4 aspects that make your care solution be “next generation”

By: Carlos Pieruzzi is a contact center solutions consultant, specialist in workforce management and customer experience at Talkdesk, a global Cloud Contact Center company for customer-obsessed companies.

Have you ever done a quick internet search for “customer service solution” or “contact center as a service”? If so, several links will appear from software companies that have been dedicated for years to solving the question of how to improve the experience and customer service, being cost efficient, while offering ease of configuration and administration. I can say that these companies have been dedicated to overcoming this challenge for a long time.

It is necessary to consider that there are several solutions available for service in the market, but most of them were created more than 30 years ago. Have you ever stopped to think what it means to trust your service to software built with programming code conceived three decades ago? Can you imagine the limitations of the technologies available at that time?

The good news is that new manufacturers are always coming up with the proposal to solve the same problem, but now with a perspective that is at least more modern and sometimes disruptive.

Today, it is already known, for example, that the recording of calls to a service must be included from the basic package of service offered to the customer and in an unrestricted and unlimited way. And, the system architecture, from its conception, must consider some aspects that do not even need to be discussed further. In other words, the technology that we currently have available has already solved this problem. Returning to the recording example, digital storage space should not even be discussed anymore. One less problem!

And what other issues were resolved, following the same logic? We can mention microservice-based cloud solutions, which solve a multitude of problems ranging from renting physical space to have a datacenter, to a set of routines and processes for security and IT governance.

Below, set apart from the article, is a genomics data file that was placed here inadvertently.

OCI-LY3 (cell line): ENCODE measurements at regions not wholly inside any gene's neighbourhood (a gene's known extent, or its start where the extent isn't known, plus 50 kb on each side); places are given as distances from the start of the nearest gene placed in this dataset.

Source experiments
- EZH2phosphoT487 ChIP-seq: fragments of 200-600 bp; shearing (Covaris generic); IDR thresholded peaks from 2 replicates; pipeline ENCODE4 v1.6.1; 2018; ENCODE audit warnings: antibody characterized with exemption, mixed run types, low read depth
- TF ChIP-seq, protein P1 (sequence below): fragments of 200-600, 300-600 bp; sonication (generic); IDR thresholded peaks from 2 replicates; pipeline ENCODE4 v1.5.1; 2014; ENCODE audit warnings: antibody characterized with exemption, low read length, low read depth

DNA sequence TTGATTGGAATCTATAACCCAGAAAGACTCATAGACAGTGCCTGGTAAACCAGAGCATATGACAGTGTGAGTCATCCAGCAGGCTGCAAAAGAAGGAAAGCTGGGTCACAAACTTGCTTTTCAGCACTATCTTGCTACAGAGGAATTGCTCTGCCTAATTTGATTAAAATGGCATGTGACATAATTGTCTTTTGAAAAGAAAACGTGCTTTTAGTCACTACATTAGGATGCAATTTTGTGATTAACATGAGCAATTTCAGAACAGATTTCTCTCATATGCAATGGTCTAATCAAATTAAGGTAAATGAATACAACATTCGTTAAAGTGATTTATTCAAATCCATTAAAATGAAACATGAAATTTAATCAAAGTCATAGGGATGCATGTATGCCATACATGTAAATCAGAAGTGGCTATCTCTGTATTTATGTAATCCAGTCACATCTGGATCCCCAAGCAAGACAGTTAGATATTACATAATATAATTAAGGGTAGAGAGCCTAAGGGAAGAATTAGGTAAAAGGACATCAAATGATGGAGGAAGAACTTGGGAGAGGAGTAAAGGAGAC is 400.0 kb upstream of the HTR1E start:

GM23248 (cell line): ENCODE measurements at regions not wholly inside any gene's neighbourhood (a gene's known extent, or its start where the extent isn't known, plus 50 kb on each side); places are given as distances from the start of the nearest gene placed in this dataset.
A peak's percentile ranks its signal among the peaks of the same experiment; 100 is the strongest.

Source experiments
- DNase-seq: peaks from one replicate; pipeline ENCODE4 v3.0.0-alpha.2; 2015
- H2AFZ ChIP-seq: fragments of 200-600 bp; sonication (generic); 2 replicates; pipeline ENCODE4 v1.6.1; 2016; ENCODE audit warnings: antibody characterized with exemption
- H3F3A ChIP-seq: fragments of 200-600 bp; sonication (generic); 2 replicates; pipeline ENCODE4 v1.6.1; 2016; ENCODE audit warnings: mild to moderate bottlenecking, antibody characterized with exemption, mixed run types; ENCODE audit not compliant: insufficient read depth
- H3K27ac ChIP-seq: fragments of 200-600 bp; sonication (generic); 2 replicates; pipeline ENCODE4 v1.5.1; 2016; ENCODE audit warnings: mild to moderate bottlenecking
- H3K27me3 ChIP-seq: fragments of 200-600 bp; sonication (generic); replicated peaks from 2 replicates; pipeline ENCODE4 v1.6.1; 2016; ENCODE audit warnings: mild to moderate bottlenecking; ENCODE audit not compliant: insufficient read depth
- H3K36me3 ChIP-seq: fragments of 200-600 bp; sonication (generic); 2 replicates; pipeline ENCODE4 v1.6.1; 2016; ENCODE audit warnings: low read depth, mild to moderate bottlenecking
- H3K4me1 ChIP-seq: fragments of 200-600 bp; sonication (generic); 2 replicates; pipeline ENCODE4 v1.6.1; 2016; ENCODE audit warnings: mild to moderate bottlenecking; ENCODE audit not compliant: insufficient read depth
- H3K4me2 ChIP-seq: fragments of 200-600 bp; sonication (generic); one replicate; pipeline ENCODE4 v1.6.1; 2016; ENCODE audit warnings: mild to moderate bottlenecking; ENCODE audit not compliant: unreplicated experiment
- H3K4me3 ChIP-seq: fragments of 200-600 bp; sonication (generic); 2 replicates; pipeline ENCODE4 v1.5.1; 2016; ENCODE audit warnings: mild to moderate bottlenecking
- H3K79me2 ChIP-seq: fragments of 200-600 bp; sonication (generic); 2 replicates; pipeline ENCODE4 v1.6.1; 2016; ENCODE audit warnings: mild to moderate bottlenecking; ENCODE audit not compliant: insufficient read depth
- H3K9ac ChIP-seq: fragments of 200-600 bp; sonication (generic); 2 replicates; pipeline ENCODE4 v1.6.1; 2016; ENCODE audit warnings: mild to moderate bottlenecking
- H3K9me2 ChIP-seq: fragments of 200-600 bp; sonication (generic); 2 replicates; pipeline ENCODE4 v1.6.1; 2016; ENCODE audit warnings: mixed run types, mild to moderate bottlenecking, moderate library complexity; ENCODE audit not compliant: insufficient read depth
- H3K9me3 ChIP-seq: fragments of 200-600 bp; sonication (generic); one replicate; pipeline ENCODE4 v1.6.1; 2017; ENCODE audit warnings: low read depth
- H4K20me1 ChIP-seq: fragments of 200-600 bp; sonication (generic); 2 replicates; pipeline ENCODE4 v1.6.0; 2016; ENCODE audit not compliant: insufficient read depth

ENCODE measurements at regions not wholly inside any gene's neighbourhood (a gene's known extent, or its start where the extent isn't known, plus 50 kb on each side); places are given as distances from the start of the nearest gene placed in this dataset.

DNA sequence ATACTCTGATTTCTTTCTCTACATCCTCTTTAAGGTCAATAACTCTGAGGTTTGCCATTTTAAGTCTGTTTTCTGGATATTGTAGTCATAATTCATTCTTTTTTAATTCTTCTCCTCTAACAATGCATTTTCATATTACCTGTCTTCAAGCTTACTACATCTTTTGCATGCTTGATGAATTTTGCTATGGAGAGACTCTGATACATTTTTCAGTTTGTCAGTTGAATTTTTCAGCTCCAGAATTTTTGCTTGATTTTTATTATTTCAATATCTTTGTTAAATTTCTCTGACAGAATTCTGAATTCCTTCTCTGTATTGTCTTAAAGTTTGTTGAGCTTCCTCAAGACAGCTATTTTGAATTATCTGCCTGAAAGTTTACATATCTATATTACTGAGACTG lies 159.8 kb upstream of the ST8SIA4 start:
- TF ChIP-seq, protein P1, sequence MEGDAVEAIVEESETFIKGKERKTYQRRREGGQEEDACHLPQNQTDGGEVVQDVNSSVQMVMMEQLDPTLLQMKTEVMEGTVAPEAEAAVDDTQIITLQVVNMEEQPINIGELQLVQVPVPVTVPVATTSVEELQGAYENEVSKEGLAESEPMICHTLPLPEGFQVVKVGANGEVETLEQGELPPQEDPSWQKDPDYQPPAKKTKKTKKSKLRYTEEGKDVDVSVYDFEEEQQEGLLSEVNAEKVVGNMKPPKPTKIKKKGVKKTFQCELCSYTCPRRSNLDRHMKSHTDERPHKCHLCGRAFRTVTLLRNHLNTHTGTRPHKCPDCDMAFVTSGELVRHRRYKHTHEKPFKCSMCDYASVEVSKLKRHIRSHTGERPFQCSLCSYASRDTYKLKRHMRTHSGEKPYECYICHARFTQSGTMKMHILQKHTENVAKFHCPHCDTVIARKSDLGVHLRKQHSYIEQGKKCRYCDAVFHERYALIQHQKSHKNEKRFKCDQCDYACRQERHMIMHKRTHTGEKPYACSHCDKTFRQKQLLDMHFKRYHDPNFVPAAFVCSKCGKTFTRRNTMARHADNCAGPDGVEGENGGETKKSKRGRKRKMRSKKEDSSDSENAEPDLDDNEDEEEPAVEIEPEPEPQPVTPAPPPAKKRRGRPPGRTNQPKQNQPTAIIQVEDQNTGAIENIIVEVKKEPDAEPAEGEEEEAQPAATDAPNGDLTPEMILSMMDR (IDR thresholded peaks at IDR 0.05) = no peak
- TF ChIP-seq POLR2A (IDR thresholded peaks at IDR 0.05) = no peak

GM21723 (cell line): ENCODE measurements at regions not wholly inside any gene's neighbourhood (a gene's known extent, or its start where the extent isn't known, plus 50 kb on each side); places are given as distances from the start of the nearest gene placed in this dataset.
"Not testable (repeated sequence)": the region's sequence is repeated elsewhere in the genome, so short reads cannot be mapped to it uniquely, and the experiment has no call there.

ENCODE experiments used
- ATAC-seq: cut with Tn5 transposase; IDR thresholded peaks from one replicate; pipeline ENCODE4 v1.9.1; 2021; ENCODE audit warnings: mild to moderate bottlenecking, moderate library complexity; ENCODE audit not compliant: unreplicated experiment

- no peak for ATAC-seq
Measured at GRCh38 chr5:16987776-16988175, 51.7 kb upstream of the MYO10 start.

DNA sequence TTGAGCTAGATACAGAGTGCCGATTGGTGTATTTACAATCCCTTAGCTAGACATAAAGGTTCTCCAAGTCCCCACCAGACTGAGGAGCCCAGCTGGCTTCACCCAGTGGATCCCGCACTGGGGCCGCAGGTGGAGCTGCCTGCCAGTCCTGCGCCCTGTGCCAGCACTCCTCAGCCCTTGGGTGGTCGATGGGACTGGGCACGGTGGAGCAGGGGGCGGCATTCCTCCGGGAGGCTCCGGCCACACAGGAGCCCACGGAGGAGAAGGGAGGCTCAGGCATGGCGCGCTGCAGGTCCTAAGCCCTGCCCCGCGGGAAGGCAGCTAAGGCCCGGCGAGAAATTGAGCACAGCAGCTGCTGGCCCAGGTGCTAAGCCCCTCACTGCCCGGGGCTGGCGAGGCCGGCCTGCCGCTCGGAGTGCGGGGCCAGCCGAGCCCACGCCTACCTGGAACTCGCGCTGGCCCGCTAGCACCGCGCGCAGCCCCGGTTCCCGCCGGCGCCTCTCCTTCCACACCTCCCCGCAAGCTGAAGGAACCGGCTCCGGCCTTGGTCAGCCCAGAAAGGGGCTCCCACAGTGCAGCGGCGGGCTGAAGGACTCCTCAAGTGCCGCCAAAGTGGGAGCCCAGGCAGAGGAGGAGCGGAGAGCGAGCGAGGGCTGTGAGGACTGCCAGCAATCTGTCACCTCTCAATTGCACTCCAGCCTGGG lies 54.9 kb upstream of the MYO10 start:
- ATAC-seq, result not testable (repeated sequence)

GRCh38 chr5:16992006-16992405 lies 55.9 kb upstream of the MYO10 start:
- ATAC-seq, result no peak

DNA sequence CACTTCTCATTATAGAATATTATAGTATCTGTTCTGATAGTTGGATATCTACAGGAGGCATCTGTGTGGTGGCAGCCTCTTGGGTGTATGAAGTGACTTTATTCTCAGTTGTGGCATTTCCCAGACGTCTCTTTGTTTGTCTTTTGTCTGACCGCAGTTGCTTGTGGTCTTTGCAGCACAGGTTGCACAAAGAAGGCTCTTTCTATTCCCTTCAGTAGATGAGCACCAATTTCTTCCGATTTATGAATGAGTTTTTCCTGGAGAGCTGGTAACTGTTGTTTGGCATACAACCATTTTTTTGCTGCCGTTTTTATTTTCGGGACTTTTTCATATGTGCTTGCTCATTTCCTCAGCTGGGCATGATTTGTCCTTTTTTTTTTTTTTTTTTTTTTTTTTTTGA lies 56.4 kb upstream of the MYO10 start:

The service solutions must be, from their conception, thought in a modular way, and, at the same time, when necessary, fit the pieces perfectly, forming a single piece. I will explain further. Until recently, we considered the concept of a diagram to be able to design the service flow in the URA (Audible Answer Unit), the famous automatic voice that answers us when we call in any telephone service, and when we exhaust the capacity of the URA we are transferred to the human care. Today, this form of diagram has been extrapolated and is used not only thinking about the IVR, but in every flow that involves a complete customer service journey, be it automatic, digital, or by voice.

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Now comes the explanation of what I called a single piece. This entire journey must be configured on a single screen, on a single system, bringing or removing resources according to context and even dynamically. It is only possible not to lose control of the customer’s journey in service, if the solution as a whole was created, from its conception, with this as a final objective. It doesn’t matter if the call is with human, virtual, voice or omnichannel service. The platform that claims to be unique needs to have control over the interaction at every step and be able to make use of available resources throughout the process.

An important piece in this context is the DAC (Automatic Call Distributor), the system responsible for sending calls to human assistance. It is common to hear the expression “return to IVR” which means to pass control of the call from the DAC to the IVR. This happens because only the URA can automatically collect a customer response.

With a truly unified system, there is a module inherent to the solution that is the great orchestrator of the call. This orchestrator is not just an IVR, it is responsible for knowing the customer’s next step in the service journey, regardless of the channel or their choice.

Bringing together all the mentioned features in a unique way is certainly a challenge. Still, innovating by incorporating disruptive technology such as artificial intelligence, in my view, is what today can be called a state-of-the-art service solution.